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Functional Assessment of the Older Adult

Functional Assessment of the Older Adult. Chapter 30. Functional Assessment of the Older Adult. Comprehensive assessment of an older adult Requires knowledge of normal aging changes and effects of chronic diseases, heredity, and lifestyle

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Functional Assessment of the Older Adult

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  1. Functional Assessmentof the Older Adult Chapter 30

  2. Functional Assessment of the Older Adult • Comprehensive assessment of an older adult • Requires knowledge of normal aging changes and effects of chronic diseases, heredity, and lifestyle • Comprehensive geriatric assessment is multidimensional and incorporates not only physical examination, but also assessments of: • Mental status • Functional status • Social and economic status • Pain • Examination of physical environment for safety concerns

  3. Functional Assessment of the Older Adult(cont.) • Comprehensive assessment of an older adult (cont.) • Multiple disciplines may participate in assessment • Physicians, nurses, physical, occupational and speech therapists, social workers, case managers, nutritionists, and pharmacists • Early recognition of disabilities and treatable conditions is instrumental in preserving function and quality of life for older adults

  4. Functional Assessment of the Older Adult(cont.) • U.S. has large and expanding population of older adults • In 2004 persons 65 years of age and older totaled 12% of U.S. population and 38% of acute hospital discharges and consumed 44% of total inpatient days of care • Older adults also comprise 80% of home care visits and 90% of those in nursing homes • Number of adults aged 65 years and older in U.S. with disabilities is approximately 7 million

  5. Functional Assessment of the Older Adult(cont.) • Normal changes of aging do not necessarily represent pathology • With imposition of acute and chronic illnesses, including hospitalization, older adults may be predisposed to disability • Older adults may arrive not only with an acute illness such as pneumonia, but also with ongoing chronic “geriatric syndromes,” such as urinary incontinence, fragile skin, confusion, problems with eating or feeding, falls, and sleep disorders • If these syndromes are not identified early, an older adult may have functional decline

  6. Functional Ability • Functional ability refers to one’s ability to perform activities necessary to live in modern society • Includes driving, using telephone, and performing personal tasks such as bathing and toileting • Also incorporates older adult’s physiologic and psychological status and physical and social environment • Functional status: individual’s actual performance of activities and tasks associated with his or her current life roles and dependent on motivation, vision and hearing, degree of assistance needed to accomplish tasks, and cognition

  7. Functional Ability(cont.) • Functional ability refers to one’s ability to perform activities necessary to live in modern society (cont.) • Functional status is not static; older adults may move continuously through varying stages of independence and disability • Lack of social support or safe physical setting are environmental issues affecting functional status and ability to live independently • Interaction of these components provides a snapshot of an older adult’s functional status at a given point in time

  8. Functional Ability(cont.) • Refers to one’s ability to perform activities necessary to live in modern society (cont.) • Assessment of function is important geriatric tenet to provide a baseline • For continuing comparison • Predict prognosis • Assists practitioner with objective measures to determine efficacy of treatments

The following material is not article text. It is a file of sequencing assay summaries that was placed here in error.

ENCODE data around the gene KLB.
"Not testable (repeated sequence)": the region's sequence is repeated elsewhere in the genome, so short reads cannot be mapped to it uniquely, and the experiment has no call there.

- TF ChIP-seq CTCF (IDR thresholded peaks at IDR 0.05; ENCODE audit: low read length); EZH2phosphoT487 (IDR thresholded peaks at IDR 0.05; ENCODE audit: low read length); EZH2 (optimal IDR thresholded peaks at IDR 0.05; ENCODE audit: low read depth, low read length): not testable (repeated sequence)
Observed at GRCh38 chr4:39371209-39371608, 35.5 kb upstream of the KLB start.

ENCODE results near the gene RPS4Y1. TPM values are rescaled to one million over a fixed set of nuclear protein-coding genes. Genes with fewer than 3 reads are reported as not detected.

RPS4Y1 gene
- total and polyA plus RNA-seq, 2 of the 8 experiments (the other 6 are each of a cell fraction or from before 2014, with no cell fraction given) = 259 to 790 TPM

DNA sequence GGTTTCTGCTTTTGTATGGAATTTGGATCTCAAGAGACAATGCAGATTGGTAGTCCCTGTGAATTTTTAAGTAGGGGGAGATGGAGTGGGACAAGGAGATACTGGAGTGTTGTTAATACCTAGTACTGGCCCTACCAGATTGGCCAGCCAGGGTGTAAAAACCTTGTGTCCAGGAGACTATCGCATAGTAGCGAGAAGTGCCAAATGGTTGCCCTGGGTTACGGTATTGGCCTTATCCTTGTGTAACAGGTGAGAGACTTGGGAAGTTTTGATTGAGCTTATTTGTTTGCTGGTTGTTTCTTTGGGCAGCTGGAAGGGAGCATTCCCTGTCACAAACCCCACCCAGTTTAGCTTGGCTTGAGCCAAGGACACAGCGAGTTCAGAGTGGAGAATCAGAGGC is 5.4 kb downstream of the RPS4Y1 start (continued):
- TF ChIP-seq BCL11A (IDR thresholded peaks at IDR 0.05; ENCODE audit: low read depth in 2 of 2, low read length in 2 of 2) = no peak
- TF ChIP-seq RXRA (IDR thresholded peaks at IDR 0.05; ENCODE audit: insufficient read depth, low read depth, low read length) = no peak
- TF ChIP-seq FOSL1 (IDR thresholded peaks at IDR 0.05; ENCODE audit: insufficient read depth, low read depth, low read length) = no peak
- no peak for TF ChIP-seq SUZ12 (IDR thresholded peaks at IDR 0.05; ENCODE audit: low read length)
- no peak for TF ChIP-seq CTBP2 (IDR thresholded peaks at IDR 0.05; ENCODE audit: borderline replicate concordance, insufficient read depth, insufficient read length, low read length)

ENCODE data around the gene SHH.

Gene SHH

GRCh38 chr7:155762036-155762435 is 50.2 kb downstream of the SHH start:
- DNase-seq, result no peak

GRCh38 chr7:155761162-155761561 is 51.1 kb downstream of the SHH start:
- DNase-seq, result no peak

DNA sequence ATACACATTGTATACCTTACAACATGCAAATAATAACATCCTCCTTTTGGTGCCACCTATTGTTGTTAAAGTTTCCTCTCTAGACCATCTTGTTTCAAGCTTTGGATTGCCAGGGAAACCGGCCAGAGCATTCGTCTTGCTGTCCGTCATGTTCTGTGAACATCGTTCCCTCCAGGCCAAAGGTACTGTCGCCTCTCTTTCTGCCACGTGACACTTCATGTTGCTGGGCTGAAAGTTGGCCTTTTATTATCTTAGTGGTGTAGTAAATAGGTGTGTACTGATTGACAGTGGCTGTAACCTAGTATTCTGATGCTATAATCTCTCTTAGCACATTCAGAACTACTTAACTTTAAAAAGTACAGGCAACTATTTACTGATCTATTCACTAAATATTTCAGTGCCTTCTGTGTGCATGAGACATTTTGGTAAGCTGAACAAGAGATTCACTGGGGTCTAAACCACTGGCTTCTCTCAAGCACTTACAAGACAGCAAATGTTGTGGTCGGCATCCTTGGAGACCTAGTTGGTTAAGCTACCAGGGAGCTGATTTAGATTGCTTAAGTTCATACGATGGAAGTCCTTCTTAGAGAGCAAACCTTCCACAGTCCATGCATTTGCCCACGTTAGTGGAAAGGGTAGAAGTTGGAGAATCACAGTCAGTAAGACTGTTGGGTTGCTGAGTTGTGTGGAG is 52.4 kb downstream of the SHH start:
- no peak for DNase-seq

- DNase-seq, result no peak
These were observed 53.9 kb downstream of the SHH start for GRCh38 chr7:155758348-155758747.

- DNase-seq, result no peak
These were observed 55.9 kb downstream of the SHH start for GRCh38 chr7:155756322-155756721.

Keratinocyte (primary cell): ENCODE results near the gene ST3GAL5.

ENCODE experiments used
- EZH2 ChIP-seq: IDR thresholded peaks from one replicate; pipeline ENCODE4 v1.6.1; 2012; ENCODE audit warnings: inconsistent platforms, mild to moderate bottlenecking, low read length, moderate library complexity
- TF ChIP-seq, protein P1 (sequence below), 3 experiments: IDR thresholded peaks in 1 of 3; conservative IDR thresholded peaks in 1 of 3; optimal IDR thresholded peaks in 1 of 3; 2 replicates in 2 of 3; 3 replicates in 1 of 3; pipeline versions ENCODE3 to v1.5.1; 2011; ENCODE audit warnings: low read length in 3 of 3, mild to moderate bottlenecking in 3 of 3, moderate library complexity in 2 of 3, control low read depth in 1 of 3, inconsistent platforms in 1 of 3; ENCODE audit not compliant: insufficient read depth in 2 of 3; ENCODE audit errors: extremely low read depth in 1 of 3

9. Functional Ability(cont.) • Functional ability refers to one’s ability to perform activities necessary to live in modern society (cont.) • Functional assessment • Basis for care planning, goal setting, and discharge planning • Needed for eligibility to obtain services such as durable medical equipment, home modifications, and inpatient or outpatient rehabilitation services • For older adult and family, a functional assessment can identify areas for current and future planning

  10. Functional Ability(cont.) • Functional assessment includes three overarching domains • Activities of daily living (ADL), • Instrumental activities of daily living (IADL) • Mobility

  11. Functional Ability(cont.) • Two approaches to functional assessment • Individual’s self-report about his or her ability to perform tasks • Observing his or her ability to perform tasks • For persons with memory problems, use of surrogate reporters (proxy reports), such as family members or caregivers may be necessary, keeping in mind that they may either overestimate or underestimate actual abilities

  12. Functional Ability(cont.) • Activities of daily living • ADLs measure tasks necessary for self-care • Eating • Bathing • Grooming (washing, combing hair, shaving, cleaning teeth, dressing) • Toileting • Walking, including propelling a wheelchair, using stairs • Transferring, such as bed to chair • ADL instruments are designed as either self-report, observation of tasks, or proxy/surrogate report

  13. Functional Ability(cont.) • ADL instruments • Katz Index of Independence in ADL • Barthel Index • Functional Independence Measure (FIM) • Rapid Disability Rating Scale-2 (RDS-2)

  14. Functional Ability(cont.) • Instrumental activities of daily living • Goal of measuring functional abilities necessary for independent community living • IADLs include shopping, meal preparation, housekeeping, laundry, managing finances, taking medications, and using transportation • These instruments may have cultural and gender biases, especially in older cohorts • IADL instruments measure tasks historically done by women, and most do not address activities done primarily by men, such as home repairs and working in yard